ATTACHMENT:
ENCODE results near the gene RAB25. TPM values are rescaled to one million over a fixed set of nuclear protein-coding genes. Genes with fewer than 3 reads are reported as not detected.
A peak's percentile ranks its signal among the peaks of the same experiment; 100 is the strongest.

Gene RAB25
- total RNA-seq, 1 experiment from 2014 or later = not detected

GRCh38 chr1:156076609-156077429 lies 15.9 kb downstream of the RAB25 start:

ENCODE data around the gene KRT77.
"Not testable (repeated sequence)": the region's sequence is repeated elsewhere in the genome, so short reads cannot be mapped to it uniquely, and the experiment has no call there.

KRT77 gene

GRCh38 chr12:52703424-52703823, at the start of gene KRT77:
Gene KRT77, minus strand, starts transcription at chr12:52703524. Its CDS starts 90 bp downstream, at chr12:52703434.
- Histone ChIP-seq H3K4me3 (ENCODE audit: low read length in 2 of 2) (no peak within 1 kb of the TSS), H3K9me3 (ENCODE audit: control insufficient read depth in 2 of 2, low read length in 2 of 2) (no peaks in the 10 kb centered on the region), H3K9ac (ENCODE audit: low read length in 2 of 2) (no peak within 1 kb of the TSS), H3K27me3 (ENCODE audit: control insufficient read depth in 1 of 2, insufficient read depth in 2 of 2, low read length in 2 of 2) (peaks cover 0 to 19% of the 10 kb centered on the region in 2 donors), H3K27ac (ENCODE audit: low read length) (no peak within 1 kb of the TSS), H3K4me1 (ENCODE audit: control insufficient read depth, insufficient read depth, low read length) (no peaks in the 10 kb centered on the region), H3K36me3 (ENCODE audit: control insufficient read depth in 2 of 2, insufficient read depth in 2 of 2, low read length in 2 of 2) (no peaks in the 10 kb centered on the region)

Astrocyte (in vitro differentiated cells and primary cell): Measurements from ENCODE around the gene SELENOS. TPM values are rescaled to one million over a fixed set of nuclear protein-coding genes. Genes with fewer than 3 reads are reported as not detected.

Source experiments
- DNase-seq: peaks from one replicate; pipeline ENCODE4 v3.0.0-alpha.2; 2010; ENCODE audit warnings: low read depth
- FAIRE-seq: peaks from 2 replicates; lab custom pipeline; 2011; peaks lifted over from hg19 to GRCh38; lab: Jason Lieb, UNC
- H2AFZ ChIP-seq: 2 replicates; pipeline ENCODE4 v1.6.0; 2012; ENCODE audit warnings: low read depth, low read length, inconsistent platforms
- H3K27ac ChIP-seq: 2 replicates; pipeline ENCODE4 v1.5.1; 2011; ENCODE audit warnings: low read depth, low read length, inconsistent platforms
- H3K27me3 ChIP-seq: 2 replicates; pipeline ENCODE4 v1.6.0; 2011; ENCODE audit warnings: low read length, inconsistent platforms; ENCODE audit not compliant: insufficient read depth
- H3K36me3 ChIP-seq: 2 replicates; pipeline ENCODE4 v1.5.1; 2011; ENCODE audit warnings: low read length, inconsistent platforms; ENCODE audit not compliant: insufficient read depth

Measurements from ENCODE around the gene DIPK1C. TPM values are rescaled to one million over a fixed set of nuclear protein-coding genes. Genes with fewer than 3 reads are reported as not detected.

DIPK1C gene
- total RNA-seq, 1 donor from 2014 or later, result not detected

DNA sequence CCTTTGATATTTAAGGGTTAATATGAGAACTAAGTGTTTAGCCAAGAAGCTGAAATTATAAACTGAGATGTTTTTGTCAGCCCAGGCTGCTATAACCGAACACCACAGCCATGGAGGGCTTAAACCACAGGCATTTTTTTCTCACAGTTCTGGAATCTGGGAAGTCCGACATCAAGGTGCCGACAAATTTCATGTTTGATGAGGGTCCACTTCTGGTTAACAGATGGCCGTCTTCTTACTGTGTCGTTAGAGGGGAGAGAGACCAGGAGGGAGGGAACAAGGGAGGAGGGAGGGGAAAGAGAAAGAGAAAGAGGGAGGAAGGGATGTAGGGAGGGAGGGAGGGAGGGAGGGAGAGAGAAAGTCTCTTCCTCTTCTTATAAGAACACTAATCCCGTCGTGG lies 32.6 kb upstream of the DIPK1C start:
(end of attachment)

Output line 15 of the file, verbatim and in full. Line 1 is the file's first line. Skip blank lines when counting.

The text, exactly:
- FAIRE-seq: peaks from 2 replicates; lab custom pipeline; 2011; peaks lifted over from hg19 to GRCh38; lab: Jason Lieb, UNC